You can take it all with you
Kiyoshi Iwai is a self-proclaimed “passionate environmentalist and surfer” who moved from Japan to California two decades ago. After watching the traffic congestion grow worse every year, he decided that cargo bikes could be part of the solution.
He founded Cero Bikes in 2015 with the idea to build a compact electric cargo bike inspired by such bikes as the Japanese Mamachari, the British Royal Mail Bike and the Schwinn Cycle Truck. He worked with design, branding and engineering professionals at Vapor Studio and GSD Global. They tested prototypes and launched the bike via a crowdfunding effort, which ended up funding their initial order. The bike was well-received, including by us here at EBA as we reviewed it in 2018.
In the years since, the bike has been updated with several really smart changes. For starters, the moto spec has been upgraded from the original Shimano E6000 to the E6100, which allowed Cero to switch to a Gates carbon belt drive and a Shimano Inter-5 Nexus internally geared hub built specifically to go with that motor.
“This is a premium, high-quality e-cargo bike with superb fit and finish that rides well and can be expected to last many years with very little maintenance. This is a bike that could easily replace a car for a family.”
Also news was gaining an EN 15194 certification, a cryptic name for a European Union certification that required several modifications that Cero claims makes the new model one of the safest bikes available. This certification allows Cero One to distribute across EU borders and in the U.S., but most e-bike retailers cannot sell the same bike in the EU and the U.S. The only difference is the top speed is set to 20 mph in the U.S. and 15.5 mph in the EU.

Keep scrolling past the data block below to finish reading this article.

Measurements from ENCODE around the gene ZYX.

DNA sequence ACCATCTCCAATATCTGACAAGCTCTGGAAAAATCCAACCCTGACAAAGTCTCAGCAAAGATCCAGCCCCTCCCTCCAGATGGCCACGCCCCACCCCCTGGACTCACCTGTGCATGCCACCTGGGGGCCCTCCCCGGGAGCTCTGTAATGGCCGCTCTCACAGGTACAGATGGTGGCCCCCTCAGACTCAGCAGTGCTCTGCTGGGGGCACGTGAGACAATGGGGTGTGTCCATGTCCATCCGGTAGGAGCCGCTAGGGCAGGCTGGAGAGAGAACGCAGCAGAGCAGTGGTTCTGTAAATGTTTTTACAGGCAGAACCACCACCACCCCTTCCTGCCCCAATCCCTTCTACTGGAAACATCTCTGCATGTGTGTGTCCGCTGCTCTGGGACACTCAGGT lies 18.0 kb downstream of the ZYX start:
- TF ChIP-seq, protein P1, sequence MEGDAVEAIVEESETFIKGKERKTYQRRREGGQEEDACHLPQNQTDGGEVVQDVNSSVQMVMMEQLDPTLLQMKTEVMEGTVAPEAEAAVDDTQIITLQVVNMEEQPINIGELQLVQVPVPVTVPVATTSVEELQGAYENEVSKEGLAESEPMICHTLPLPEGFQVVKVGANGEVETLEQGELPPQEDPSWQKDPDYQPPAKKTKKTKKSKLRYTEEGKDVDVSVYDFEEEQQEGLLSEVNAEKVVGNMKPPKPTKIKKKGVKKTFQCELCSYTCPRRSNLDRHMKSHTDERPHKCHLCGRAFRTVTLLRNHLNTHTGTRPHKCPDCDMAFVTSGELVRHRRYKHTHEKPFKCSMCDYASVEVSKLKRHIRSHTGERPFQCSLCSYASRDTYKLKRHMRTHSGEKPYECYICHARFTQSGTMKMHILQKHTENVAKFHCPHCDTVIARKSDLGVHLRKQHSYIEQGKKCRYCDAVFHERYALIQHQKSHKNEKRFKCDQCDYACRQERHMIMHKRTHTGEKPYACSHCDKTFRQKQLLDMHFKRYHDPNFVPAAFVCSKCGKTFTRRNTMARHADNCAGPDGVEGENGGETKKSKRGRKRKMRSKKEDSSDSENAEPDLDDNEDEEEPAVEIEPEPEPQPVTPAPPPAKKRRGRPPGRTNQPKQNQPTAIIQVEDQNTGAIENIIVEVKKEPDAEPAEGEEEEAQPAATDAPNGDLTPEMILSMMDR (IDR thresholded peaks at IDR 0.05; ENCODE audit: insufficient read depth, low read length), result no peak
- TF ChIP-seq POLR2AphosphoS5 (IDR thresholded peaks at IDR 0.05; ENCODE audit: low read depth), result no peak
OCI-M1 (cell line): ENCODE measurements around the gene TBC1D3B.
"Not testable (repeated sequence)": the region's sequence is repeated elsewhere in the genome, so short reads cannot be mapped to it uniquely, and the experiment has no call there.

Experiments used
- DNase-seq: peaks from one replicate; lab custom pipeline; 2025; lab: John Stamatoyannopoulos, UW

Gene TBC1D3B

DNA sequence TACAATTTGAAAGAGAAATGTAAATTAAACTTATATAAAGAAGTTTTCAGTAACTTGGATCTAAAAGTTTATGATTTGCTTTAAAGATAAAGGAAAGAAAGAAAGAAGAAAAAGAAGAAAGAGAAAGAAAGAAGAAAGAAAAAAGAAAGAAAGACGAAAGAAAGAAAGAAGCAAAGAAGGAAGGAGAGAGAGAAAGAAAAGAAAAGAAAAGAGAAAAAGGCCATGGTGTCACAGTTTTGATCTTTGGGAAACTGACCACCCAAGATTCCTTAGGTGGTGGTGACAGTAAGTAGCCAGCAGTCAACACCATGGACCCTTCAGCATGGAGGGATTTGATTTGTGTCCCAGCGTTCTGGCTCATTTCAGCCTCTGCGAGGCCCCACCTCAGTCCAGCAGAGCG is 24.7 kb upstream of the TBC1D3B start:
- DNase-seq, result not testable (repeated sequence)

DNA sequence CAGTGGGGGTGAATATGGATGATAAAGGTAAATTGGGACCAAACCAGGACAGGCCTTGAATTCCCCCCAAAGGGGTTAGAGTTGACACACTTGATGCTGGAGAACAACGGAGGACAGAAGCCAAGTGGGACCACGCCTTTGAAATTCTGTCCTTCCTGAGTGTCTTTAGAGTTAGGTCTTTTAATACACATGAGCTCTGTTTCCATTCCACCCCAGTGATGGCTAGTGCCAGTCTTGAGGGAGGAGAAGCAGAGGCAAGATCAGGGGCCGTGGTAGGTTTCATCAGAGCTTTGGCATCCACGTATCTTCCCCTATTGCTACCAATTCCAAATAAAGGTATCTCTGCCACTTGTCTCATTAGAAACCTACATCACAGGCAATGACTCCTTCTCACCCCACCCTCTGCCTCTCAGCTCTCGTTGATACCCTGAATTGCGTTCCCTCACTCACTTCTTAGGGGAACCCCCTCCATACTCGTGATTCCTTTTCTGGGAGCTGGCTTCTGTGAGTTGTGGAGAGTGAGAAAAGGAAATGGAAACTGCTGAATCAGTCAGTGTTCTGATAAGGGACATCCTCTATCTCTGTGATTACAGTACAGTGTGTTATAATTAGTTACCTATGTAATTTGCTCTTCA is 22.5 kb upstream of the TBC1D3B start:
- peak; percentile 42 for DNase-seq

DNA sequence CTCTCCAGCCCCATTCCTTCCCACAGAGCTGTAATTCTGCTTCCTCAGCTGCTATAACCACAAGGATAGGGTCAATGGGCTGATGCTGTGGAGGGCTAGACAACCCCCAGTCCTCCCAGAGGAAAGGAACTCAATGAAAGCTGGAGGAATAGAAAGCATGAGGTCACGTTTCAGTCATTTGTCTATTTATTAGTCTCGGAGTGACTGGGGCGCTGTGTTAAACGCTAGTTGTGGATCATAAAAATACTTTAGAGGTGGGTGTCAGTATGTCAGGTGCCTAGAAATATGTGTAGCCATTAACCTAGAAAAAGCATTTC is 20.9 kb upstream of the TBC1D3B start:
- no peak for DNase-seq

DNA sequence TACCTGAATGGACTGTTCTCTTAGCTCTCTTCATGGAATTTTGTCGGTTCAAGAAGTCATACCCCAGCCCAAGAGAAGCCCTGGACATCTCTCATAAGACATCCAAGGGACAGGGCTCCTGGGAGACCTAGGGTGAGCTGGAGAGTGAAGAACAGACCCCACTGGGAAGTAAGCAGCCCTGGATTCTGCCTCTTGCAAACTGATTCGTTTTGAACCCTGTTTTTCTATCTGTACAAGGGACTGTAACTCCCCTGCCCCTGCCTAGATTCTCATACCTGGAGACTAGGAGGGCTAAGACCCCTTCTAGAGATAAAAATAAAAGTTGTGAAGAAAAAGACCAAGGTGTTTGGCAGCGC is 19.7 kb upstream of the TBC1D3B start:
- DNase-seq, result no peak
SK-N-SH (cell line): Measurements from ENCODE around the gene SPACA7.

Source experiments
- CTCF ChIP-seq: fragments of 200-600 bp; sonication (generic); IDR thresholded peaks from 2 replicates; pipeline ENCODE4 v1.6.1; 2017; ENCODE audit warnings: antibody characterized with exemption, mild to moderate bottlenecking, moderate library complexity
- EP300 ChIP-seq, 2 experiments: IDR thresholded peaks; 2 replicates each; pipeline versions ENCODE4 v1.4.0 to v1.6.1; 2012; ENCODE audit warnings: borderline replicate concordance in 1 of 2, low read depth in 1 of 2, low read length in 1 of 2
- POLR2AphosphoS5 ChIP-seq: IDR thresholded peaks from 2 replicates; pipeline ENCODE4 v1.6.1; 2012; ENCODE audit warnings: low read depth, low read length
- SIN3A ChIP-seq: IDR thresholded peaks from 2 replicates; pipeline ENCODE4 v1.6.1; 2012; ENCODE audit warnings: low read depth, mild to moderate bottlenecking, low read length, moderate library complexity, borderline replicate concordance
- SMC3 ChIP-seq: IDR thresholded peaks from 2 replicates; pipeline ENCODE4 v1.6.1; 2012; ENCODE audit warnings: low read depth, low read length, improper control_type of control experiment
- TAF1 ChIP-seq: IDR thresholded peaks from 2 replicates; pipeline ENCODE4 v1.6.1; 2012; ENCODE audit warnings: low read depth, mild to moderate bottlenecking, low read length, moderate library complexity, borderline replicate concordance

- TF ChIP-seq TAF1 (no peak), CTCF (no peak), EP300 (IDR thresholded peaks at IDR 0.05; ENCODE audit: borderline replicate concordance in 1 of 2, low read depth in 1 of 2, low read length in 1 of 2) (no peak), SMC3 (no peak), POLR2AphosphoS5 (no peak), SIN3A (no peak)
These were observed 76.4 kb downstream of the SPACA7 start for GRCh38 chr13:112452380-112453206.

The single-size Cero One starts with an aluminum frame with a low-step-through design and with a stand-over height of only 20.4 inches. The 20-inch front wheel ensures that the basket attached to the head tube can sit lower for better balance and handling. The small front wheel makes it very responsive and maneuverable. In back you’ll find a 26-inch rear wheel. There’s an integrated cafe lock, as well as a center stand to keep the bike stable while loading cargo.
The rear rack is bolted on and has all the attachment points for panniers, compatible child seats, or anything you might want to strap or bungee to it. For the front, you have the choice of two different-sized baskets or a simple flat rack. The rack is bolted to the head tube. Front and rear fenders are included.
The seatpost can be adjusted for height, as can the stem, which can be raised or lowered 2.8 inches, and articulated up front as well for an even more upright position. Cable routing is partially internal in this new version. A twist of the Shimano grip shifter offers you five internal gears from the Inter-5 Nexus hub.
Touch points include Ergon grips and saddle, as well as flat, plastic pedals covered in grip tape to make them compatible with any type of shoe, even flip-flops.
Cero went with a full list of Shimano components on this iteration of the One, including the STEPS E6100 motor. They’ve shaved the weight down to 6.3 pounds, narrowed the Q-factor, and they claim it uses 20 percent less energy than its predecessor.
They use a standard Shimano 504Wh external battery mounted on the downtube. That design hasn’t changed a bit in several years. We’d wonder about the idea of spec’ing the bike with a higher-capacity battery, but most cargo bike riders are neither looking for that added range, but they are the type of riders who are more likely to carry multiple batteries.
The E6100 LCD display is easy to read in any lighting condition and can be used with Shimano’s E-Tube app to customize power levels and perform diagnostics. The whole system is weather-resistant, so if you get caught in the rain or ride through some puddles, you don’t need to worry.